We Asked Trump Supporters at the Inauguration: What Should He Do First?

Their answers were amazing.

Thousands of red-capped Donald Trump die-hards lined up early to get into the inauguration Friday morning. They waved Trump merchandise and grinned broadly in plastic rain ponchos.

I wanted to know: Now that Trump is officially the 45th president of the United States, what do they want him to do first? Securing the country’s borders and repealing Obamacare were among their top choices. Less so: grappling with the swampiness of Washington, DC. “Drain the swamp—it’s not as literal as it sounds,” said Evan Jarman from North Carolina, who urged people to trust the incoming president and his Cabinet picks.

I also wanted to know about voters’ reactions to Trump’s relationship with Russia. “I’m not 100 percent comfortable with that, but I don’t think Vladimir Putin is the worst person on Earth,” said Kenneth Dempsey, who drove up from West Palm Beach, Florida, for the day. “Maybe he can get a Cabinet post, I don’t know.”

“Him and Putin, there are similarities there, and a lot of people see that as a bad thing,” said Jordan Horan, a 22-year-old salesman from Lincoln, Nebraska. “But I mean, I don’t know, I’m pretty excited for it.”


Headshot of Editor in Chief of Mother Jones, Clara Jeffery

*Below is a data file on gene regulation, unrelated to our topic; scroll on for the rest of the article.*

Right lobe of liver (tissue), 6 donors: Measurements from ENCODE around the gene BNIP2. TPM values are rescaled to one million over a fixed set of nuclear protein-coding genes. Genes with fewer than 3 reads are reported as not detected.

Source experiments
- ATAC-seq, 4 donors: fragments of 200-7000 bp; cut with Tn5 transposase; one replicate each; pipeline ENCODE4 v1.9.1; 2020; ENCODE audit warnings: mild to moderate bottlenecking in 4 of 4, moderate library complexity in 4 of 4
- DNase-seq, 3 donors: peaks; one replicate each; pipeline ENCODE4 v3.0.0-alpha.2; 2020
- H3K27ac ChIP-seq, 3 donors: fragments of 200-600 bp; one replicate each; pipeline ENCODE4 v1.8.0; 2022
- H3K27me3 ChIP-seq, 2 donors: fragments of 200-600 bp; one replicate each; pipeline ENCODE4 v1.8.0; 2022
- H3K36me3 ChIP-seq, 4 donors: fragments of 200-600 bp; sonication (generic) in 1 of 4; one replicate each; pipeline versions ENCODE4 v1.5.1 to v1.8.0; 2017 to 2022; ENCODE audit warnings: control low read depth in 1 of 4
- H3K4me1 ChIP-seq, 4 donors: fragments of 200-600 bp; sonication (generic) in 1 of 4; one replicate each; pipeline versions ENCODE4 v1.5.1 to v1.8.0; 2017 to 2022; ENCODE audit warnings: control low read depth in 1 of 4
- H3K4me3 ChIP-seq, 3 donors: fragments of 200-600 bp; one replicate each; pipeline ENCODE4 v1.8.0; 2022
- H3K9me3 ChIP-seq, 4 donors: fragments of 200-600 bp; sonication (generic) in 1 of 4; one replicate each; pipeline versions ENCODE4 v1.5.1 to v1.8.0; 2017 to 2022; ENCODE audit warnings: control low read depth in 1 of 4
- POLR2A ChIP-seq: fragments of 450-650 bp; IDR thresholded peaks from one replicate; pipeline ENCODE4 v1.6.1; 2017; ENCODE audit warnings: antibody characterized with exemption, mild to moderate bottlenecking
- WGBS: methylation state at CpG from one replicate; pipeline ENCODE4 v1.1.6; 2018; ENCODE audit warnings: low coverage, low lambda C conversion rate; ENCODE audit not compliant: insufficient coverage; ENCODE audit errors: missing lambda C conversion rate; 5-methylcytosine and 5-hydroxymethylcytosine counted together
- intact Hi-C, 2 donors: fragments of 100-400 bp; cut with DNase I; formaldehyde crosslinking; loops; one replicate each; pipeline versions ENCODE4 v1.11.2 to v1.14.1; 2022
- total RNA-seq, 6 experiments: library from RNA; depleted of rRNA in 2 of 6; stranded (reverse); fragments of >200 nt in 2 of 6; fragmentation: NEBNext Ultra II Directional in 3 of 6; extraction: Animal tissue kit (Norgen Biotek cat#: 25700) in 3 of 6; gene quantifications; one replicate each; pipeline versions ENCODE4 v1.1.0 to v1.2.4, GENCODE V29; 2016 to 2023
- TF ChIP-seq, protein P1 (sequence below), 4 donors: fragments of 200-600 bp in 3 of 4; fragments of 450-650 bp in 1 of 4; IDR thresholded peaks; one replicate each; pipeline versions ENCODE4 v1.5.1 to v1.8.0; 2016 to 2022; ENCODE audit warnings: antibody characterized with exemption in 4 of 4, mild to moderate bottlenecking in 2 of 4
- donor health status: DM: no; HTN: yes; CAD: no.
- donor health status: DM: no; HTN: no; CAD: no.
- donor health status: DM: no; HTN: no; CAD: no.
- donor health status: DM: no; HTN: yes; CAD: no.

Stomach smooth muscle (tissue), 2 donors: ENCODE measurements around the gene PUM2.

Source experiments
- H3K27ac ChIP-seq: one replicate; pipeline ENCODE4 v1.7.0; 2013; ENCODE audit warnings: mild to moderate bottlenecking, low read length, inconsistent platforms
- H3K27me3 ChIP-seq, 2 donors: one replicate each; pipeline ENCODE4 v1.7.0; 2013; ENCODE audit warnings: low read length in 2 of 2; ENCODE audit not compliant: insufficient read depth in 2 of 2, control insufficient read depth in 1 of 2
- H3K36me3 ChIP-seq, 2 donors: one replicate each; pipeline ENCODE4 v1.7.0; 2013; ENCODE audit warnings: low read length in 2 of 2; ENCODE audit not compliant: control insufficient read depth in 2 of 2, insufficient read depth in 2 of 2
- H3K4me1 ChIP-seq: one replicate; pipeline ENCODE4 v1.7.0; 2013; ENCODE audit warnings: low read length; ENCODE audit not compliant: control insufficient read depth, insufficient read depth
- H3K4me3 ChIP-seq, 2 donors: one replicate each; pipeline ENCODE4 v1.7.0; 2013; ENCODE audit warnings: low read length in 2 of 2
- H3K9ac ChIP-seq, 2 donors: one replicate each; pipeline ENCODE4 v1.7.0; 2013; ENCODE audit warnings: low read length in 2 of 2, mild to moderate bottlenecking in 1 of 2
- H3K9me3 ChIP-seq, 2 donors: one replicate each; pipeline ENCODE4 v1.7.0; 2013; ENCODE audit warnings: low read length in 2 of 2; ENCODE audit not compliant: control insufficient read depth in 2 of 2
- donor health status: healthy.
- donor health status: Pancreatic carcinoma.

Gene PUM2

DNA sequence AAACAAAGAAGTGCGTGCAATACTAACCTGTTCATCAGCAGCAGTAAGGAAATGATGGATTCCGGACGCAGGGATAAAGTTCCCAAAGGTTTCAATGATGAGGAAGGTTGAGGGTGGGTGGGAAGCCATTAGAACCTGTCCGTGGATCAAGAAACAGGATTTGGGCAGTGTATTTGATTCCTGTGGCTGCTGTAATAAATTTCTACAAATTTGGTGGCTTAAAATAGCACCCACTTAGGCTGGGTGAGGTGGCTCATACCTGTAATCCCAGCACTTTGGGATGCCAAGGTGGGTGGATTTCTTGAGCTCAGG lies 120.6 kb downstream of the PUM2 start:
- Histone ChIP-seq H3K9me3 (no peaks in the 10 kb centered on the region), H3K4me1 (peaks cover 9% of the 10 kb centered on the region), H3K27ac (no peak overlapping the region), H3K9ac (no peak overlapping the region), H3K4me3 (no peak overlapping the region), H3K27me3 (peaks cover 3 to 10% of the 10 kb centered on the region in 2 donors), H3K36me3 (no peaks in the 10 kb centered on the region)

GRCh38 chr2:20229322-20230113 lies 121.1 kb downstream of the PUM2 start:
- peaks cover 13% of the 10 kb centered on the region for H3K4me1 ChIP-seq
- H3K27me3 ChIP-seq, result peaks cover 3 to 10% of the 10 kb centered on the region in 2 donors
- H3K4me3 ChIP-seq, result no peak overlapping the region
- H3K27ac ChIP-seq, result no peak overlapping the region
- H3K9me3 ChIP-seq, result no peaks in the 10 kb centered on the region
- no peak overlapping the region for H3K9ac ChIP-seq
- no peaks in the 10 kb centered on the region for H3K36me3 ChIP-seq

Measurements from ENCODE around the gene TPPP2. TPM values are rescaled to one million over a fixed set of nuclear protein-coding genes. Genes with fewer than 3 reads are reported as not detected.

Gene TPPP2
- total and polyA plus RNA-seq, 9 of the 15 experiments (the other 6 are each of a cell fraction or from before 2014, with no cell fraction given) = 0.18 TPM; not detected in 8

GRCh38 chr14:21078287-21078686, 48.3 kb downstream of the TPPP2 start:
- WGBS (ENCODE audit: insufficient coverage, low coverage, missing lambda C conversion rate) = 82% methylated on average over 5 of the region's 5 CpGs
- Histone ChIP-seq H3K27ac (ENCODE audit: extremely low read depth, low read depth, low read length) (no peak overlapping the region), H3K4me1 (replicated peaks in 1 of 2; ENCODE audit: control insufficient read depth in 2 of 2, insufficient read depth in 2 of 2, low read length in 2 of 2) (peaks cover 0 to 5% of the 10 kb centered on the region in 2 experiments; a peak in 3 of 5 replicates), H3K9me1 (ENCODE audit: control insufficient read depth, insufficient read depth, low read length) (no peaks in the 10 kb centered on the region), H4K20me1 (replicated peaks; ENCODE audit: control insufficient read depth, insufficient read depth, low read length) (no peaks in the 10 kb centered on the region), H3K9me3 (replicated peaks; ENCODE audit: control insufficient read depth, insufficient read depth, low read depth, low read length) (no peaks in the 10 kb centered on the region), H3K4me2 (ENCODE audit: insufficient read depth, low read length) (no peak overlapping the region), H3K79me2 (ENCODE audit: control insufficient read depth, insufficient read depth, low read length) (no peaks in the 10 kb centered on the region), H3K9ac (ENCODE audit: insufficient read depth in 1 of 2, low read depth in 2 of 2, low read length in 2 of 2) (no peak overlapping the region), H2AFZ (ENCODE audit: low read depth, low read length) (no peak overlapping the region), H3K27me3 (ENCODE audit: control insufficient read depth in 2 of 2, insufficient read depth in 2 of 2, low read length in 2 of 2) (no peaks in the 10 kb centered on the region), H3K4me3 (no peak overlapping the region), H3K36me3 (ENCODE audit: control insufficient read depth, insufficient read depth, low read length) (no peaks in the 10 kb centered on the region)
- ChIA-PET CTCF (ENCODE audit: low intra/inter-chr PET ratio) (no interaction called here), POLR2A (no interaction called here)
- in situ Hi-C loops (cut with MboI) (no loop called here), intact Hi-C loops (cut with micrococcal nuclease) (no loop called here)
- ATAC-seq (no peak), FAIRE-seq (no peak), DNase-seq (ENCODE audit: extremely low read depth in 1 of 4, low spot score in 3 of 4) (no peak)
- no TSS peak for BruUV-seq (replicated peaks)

It sure feels that way to me, and here at Mother Jones, we’ve been thinking a lot about what journalism needs to do differently, and how we can have the biggest impact.

We kept coming back to one word: corruption. Democracy and the rule of law being undermined by those with wealth and power for their own gain. So we're launching an ambitious Mother Jones Corruption Project to do deep, time-intensive reporting on systemic corruption, and asking the MoJo community to help crowdfund it.

We aim to hire, build a team, and give them the time and space needed to understand how we got here and how we might get out. We want to dig into the forces and decisions that have allowed massive conflicts of interest, influence peddling, and win-at-all-costs politics to flourish.

It's unlike anything we've done, and we have seed funding to get started, but we're looking to raise $500,000 from readers by July when we'll be making key budgeting decisions—and the more resources we have by then, the deeper we can dig. If our plan sounds good to you, please help kickstart it with a tax-deductible donation today.

Thanks for reading—whether or not you can pitch in today, or ever, I'm glad you're with us.

Signed by Clara Jeffery

Clara Jeffery, Editor-in-Chief

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